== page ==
Expression of CCR2 in both resident and bone marrow-derived microglia plays a critical role in neuropathic pain

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EXPRESSION OF CCR2 IN BOTH RESIDENT AND BONE MARROW-DERIVED MICROGLIA PLAYS A CRITICAL ROLE IN NEUROPATHIC PAIN

ABSTRACT

Neuropathic pain resulting from damage to or dysfunction of peripheral nerves is not well understood and difficult to treat. Although CNS hyperexcitability is a critical component, recent findings challenge the neuron-centric view of neuropathic pain etiology and pathology. Indeed, glial cells were shown to play an active role in the initiation and maintenance of pain hypersensitivity. However, the origins of these cells and the triggers that induce their activation have yet to be elucidated. Here we show that, after peripheral nerve injury induced by a partial ligation on the sciatic nerve, in addition to activation of microglia resident to the CNS, hematogenous macrophage/monocyte infiltrate the spinal cord, proliferate, and differentiate into microglia. Signaling from chemokine monocyte chemoattractant protein-1 (MCP-1, CCL2) to its receptor CCR2 is critical in the spinal microglial activation. Indeed, intrathecal injection of MCP-1 caused activation of microglia in wild-type but not in CCR2-deficient mice. Furthermore, treatment with an MCP 1 neutralizing antibody prevented bone marrow-derived microglia (BMDM) infiltration into the spinal cord after nerve injury. In addition, using selective knock-out of CCR2 in resident microglia or BMDM, we found that, although total CCR2 knock-out mice did not develop microglial activation or mechanical allodynia, CCR2 expression in either resident microglia or BMDM is sufficient for the development of mechanical allodynia. Thus, to effectively relieve neuropathic pain, both CNS resident microglia and blood-borne macrophages need to be targeted. These findings also open the door for a novel therapeutic strategy: to take advantage of the natural ability of bone marrow-derived cells to infiltrate selectively affected CNS regions by using these cells as vehicle for targeted drug delivery to inhibit hypersensitivity and chronic pain.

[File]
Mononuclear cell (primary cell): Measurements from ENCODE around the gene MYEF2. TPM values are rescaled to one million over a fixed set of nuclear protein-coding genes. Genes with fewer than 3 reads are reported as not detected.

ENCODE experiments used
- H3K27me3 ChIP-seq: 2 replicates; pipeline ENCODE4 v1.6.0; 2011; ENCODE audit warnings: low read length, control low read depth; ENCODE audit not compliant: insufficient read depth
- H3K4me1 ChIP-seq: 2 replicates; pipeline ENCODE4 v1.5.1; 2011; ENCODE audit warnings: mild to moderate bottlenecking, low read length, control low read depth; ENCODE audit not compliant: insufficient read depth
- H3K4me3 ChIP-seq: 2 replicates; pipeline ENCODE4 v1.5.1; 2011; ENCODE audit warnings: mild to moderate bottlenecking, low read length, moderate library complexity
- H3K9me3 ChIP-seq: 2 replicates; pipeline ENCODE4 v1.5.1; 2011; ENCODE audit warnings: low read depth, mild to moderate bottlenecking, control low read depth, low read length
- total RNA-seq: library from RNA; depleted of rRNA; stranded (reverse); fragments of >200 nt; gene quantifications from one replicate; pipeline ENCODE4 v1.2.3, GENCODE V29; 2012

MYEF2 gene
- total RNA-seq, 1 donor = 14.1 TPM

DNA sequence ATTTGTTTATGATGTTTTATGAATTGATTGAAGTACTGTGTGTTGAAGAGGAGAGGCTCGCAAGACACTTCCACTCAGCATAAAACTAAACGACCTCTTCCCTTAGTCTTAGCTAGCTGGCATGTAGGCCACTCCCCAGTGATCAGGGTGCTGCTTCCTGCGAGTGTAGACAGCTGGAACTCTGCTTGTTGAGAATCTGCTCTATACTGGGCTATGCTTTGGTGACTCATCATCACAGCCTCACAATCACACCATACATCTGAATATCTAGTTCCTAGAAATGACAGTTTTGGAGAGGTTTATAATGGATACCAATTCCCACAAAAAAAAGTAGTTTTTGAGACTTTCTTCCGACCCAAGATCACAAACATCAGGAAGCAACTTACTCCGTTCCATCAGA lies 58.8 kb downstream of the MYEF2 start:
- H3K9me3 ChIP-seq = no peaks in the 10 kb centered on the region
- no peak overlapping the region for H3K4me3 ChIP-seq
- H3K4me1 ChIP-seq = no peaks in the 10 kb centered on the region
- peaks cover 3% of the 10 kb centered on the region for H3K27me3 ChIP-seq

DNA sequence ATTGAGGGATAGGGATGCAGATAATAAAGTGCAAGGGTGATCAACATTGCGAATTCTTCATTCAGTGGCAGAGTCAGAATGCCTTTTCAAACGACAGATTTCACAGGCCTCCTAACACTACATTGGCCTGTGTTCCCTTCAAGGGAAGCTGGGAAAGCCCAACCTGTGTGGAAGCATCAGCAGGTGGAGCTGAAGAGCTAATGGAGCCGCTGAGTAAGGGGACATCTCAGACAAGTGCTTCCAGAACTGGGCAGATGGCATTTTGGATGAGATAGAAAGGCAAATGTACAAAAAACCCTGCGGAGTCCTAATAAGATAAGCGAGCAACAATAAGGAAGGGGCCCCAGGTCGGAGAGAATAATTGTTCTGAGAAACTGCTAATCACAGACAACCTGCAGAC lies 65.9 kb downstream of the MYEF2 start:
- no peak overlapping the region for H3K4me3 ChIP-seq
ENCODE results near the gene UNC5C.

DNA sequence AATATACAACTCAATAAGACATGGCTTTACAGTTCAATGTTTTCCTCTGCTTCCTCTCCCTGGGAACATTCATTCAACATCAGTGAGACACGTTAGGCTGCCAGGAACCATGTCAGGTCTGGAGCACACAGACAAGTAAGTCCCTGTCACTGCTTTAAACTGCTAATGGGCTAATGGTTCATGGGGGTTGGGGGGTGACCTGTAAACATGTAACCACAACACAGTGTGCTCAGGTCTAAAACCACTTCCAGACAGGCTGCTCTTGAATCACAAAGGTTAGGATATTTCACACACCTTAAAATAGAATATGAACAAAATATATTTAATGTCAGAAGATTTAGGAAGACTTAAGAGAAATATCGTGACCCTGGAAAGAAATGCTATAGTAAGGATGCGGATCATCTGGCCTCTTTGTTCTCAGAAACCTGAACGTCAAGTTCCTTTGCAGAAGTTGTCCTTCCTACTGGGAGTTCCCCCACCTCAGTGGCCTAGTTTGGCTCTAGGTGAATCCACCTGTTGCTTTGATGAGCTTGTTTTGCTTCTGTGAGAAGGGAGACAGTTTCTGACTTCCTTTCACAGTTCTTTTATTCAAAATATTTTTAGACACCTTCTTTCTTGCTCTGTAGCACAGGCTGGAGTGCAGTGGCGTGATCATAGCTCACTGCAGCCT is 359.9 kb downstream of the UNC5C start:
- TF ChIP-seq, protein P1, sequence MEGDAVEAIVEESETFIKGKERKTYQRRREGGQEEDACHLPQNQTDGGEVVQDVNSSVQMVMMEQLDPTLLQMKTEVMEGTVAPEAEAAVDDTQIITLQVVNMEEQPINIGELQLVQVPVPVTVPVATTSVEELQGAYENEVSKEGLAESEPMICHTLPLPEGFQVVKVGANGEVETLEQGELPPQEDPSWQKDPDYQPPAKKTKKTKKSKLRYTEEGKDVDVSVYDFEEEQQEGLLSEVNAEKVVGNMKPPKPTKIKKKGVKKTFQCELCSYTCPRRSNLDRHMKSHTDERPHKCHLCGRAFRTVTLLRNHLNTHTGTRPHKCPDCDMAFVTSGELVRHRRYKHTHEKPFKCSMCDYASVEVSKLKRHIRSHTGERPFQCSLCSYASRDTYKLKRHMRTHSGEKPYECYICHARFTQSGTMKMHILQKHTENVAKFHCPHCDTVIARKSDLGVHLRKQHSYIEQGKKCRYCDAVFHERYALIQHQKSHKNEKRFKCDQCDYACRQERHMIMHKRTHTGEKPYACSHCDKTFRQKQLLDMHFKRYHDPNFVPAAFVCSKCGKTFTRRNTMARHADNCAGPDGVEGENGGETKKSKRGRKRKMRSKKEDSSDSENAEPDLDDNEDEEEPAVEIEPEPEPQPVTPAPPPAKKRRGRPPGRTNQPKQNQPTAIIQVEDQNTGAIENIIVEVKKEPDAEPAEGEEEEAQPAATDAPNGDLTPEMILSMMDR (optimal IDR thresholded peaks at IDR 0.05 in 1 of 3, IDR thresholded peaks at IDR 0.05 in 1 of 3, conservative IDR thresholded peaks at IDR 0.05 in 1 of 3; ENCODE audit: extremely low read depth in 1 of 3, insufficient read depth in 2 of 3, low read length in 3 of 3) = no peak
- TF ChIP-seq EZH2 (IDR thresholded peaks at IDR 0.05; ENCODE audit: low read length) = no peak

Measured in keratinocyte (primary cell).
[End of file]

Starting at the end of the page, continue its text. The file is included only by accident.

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CONCLUSION 

Our results revealed that, after peripheral nerve injury, the activated spinal microglia is not only from the cells existed in the CNS, but also that ofthe population of cells from the bone marrow like macrophages in periphery. Those two populations of microglia (i.e., resident microglia and peripheral macrophages) participate in the reaction of spinal microglia after partial ligation of the sciatic nerve. Bone marrow derived macrophages have the ability to infiltrate into the spinal cord parenchyma, proliferate and differentiate into fully functional microglia, like resident microglia. The expression of CCR2 in resident microglia and peripheral macrophages is necessary for the development ofthe neuropathic. The MCP 1/CCR2 system plays a critic role acting as a trigger for microglial activation and MCP-1 not only activates resident microglia, but also triggers the infiltration of circulating monocytes. To efficiently treat the illness like neuropathic pain, the resident microglia in the CNS and the macrophages derived from the bone marrow need to be targeted.
The blood-brain barrier (BBB) and the blood-spinal cord barrier (BSCB) strongly contribute to the immune privileged status of the CNS. In normal physiological conditions, only small, lipid-soluble molecules can freely diffuse through the capillary endothelial membrane connected between themselves by the tight junctions.

CHAPITRE I GENERAL INTRODUCTION
1.1 Neuropathic pain  
1.2 Microglia and macrophages  
1.3 Activated Microglia and Neuropathic Pain 
1.4 MCP-1/CCR2  
1.5 Research Problems  
1.6 Animal model and behavioral testing  
1.7 Presentation 23
CHAPITRE II EXPRESSION OF CCR2 IN BOTH RESIDENT AND BONE MARROW-DERIVED MICROGLIA PLAYS A CRITICAL ROLE IN NEUROPATHIC PAIN  
2.1 ABSTRACT   
2.2 INTRODUCTION  
2.3 MATERIALS AND METHODS  
2.4 RESULTS  
2.5 DISCUSSION  
2.6 ACKNOWLEDGEMENTS  
2.7 REFERENCES
Conclusion générale

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